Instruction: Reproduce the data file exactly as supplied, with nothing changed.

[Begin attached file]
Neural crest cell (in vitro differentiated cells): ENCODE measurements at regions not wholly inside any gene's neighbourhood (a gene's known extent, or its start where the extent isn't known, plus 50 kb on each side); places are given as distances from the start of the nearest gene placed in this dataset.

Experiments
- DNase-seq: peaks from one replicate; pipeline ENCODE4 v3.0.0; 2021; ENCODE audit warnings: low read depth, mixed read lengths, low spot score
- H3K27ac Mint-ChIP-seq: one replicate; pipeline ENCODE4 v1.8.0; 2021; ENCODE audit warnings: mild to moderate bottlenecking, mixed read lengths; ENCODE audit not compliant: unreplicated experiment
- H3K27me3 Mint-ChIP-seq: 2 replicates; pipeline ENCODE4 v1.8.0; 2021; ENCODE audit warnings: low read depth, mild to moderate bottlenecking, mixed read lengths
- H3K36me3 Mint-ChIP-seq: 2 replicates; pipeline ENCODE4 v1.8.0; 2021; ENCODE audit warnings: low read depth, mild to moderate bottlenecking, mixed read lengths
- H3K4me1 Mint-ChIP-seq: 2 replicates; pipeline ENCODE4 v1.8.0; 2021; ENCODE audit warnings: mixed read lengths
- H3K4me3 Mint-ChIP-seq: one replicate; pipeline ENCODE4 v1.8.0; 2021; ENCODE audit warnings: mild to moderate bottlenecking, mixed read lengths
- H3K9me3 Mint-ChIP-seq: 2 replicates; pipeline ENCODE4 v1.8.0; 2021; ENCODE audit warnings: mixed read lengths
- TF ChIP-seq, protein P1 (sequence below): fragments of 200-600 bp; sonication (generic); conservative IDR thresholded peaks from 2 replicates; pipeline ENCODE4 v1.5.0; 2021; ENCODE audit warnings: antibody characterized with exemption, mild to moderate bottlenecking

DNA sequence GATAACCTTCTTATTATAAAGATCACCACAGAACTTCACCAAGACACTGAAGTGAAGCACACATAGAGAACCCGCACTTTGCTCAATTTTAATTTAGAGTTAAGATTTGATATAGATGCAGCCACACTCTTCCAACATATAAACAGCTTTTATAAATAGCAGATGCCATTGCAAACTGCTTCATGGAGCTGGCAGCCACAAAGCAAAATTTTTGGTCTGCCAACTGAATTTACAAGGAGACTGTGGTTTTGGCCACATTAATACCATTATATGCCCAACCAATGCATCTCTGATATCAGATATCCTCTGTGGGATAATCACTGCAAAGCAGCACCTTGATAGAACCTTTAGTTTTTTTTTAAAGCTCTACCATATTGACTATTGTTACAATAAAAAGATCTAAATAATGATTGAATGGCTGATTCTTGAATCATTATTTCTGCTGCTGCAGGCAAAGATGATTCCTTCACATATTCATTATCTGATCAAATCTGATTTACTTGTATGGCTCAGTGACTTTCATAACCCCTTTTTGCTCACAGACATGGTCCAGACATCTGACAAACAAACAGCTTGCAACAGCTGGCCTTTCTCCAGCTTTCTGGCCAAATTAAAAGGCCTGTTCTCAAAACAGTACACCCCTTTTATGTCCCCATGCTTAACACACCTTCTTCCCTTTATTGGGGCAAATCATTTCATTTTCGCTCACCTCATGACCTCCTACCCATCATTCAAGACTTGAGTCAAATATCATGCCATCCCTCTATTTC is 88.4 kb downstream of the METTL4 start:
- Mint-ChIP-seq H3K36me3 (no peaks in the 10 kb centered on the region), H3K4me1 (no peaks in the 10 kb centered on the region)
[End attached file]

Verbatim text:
Neural crest cell (in vitro differentiated cells): ENCODE measurements at regions not wholly inside any gene's neighbourhood (a gene's known extent, or its start where the extent isn't known, plus 50 kb on each side); places are given as distances from the start of the nearest gene placed in this dataset.

Experiments
- DNase-seq: peaks from one replicate; pipeline ENCODE4 v3.0.0; 2021; ENCODE audit warnings: low read depth, mixed read lengths, low spot score
- H3K27ac Mint-ChIP-seq: one replicate; pipeline ENCODE4 v1.8.0; 2021; ENCODE audit warnings: mild to moderate bottlenecking, mixed read lengths; ENCODE audit not compliant: unreplicated experiment
- H3K27me3 Mint-ChIP-seq: 2 replicates; pipeline ENCODE4 v1.8.0; 2021; ENCODE audit warnings: low read depth, mild to moderate bottlenecking, mixed read lengths
- H3K36me3 Mint-ChIP-seq: 2 replicates; pipeline ENCODE4 v1.8.0; 2021; ENCODE audit warnings: low read depth, mild to moderate bottlenecking, mixed read lengths
- H3K4me1 Mint-ChIP-seq: 2 replicates; pipeline ENCODE4 v1.8.0; 2021; ENCODE audit warnings: mixed read lengths
- H3K4me3 Mint-ChIP-seq: one replicate; pipeline ENCODE4 v1.8.0; 2021; ENCODE audit warnings: mild to moderate bottlenecking, mixed read lengths
- H3K9me3 Mint-ChIP-seq: 2 replicates; pipeline ENCODE4 v1.8.0; 2021; ENCODE audit warnings: mixed read lengths
- TF ChIP-seq, protein P1 (sequence below): fragments of 200-600 bp; sonication (generic); conservative IDR thresholded peaks from 2 replicates; pipeline ENCODE4 v1.5.0; 2021; ENCODE audit warnings: antibody characterized with exemption, mild to moderate bottlenecking

DNA sequence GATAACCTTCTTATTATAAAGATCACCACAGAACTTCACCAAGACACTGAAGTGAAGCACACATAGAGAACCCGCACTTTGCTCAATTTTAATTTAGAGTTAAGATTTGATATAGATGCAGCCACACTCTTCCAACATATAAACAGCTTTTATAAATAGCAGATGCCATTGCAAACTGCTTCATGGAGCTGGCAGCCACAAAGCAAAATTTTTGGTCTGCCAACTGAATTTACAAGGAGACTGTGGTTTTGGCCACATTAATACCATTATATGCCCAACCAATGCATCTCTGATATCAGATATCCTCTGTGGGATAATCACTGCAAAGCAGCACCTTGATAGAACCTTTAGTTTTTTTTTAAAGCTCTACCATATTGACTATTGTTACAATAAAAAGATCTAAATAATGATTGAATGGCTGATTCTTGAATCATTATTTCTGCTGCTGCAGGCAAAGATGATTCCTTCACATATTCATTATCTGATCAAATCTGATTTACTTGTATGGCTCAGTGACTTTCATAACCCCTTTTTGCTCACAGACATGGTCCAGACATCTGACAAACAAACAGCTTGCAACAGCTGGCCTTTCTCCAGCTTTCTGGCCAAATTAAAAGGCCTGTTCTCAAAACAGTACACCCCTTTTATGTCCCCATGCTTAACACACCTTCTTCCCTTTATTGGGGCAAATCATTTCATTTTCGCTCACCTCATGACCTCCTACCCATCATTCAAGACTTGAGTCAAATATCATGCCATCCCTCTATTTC is 88.4 kb downstream of the METTL4 start:
- Mint-ChIP-seq H3K36me3 (no peaks in the 10 kb centered on the region), H3K4me1 (no peaks in the 10 kb centered on the region)